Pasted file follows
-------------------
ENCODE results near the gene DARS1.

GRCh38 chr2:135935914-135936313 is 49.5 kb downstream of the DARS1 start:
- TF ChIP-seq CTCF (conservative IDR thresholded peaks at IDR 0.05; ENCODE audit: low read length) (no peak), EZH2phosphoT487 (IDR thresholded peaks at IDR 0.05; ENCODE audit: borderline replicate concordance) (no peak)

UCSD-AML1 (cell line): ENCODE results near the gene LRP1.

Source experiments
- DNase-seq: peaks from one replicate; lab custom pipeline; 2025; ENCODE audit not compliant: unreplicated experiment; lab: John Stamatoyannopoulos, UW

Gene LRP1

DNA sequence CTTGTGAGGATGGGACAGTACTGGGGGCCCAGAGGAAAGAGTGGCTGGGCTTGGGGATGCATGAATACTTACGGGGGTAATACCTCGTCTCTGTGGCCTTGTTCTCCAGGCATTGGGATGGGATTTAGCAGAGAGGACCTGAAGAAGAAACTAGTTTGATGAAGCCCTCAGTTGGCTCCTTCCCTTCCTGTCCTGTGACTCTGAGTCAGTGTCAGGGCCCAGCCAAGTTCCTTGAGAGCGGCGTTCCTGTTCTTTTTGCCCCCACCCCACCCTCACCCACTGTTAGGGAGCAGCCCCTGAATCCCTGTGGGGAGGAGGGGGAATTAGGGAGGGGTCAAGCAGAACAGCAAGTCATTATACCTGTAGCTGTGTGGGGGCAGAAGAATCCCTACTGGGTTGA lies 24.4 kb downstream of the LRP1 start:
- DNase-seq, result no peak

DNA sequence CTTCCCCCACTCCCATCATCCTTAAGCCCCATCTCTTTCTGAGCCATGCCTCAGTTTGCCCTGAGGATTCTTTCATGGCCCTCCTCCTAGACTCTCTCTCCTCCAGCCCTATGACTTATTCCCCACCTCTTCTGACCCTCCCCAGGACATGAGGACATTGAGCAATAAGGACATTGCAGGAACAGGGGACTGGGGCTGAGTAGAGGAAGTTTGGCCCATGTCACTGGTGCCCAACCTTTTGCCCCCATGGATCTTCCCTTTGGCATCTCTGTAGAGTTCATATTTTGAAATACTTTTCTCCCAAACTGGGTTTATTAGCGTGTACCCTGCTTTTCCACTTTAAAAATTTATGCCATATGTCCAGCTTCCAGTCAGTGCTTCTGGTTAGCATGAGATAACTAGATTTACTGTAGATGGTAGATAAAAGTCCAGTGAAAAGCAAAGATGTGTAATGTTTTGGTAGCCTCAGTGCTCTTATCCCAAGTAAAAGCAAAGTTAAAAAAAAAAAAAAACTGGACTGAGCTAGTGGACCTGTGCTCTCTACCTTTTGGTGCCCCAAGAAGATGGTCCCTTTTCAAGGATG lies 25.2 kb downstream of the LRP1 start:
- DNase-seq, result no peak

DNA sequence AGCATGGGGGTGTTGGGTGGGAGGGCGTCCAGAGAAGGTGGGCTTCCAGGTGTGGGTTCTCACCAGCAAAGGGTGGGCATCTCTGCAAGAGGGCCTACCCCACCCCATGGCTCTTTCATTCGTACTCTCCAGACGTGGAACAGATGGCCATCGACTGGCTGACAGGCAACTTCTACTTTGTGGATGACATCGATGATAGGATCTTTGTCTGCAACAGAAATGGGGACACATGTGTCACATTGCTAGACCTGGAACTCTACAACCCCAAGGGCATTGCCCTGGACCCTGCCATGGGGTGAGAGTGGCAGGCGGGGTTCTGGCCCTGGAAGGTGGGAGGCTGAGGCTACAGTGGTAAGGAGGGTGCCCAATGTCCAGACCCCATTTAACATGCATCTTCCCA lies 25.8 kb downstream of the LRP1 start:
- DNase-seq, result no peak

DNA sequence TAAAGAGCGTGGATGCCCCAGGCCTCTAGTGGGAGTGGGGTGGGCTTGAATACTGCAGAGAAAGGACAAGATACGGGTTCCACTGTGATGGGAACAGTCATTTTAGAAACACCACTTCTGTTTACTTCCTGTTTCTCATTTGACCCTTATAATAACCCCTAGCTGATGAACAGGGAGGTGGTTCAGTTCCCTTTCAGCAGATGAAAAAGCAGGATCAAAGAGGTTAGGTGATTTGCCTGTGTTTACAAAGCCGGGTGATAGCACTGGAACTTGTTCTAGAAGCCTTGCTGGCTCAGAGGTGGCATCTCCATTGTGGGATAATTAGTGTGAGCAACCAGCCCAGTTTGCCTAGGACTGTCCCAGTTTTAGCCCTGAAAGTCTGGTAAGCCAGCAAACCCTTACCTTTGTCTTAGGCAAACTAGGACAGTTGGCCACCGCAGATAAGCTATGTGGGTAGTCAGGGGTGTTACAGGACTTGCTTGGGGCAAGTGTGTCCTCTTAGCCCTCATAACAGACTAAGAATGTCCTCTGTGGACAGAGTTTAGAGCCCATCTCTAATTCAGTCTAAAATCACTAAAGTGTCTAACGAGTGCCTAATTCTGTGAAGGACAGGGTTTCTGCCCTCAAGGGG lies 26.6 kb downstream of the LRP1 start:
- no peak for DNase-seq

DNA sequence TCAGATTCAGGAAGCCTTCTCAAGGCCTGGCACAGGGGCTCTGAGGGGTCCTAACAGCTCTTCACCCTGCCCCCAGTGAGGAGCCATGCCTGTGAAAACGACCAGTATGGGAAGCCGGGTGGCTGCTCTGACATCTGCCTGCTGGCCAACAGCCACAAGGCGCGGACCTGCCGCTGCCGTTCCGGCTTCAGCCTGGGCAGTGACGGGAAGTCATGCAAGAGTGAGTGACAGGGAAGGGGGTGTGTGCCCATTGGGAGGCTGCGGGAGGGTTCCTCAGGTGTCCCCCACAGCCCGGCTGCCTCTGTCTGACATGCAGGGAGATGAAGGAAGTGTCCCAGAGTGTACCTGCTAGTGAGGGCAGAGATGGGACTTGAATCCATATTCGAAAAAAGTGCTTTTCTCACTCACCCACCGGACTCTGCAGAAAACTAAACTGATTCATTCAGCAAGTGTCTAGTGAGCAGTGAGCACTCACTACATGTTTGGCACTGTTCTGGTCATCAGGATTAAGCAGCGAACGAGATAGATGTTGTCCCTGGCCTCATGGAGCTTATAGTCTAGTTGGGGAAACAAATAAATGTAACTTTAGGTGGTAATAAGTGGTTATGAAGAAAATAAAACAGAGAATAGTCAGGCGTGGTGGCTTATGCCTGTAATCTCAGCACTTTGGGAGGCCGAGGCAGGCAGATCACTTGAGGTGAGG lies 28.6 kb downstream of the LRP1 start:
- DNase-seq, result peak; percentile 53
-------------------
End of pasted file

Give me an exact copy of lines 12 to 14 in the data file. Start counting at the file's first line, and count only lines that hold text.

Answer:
DNA sequence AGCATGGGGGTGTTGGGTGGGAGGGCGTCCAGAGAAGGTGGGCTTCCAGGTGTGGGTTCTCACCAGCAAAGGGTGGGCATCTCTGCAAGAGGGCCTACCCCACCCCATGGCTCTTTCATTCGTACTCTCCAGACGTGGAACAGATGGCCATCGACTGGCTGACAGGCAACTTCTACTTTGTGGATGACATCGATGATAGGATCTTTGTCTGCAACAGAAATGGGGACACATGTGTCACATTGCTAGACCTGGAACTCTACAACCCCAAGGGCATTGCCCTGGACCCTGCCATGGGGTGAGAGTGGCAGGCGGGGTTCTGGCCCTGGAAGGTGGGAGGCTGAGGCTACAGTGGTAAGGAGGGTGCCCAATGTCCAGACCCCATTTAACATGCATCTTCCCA lies 25.8 kb downstream of the LRP1 start:
- DNase-seq, result no peak

DNA sequence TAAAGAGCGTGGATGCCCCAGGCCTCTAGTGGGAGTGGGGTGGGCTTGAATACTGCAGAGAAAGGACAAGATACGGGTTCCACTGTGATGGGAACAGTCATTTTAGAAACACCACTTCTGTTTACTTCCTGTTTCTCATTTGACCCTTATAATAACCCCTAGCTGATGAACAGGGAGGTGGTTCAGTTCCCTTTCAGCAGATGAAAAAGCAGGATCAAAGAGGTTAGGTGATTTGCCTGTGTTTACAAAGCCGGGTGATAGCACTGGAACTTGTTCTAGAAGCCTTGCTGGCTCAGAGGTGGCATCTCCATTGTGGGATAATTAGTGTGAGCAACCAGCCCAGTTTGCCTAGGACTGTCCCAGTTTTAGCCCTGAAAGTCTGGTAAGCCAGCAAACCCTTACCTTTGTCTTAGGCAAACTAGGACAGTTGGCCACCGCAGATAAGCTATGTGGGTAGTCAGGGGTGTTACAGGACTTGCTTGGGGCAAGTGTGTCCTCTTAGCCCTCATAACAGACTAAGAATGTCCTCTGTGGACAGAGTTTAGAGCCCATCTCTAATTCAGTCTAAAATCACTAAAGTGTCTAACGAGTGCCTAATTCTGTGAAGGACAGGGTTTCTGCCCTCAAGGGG lies 26.6 kb downstream of the LRP1 start: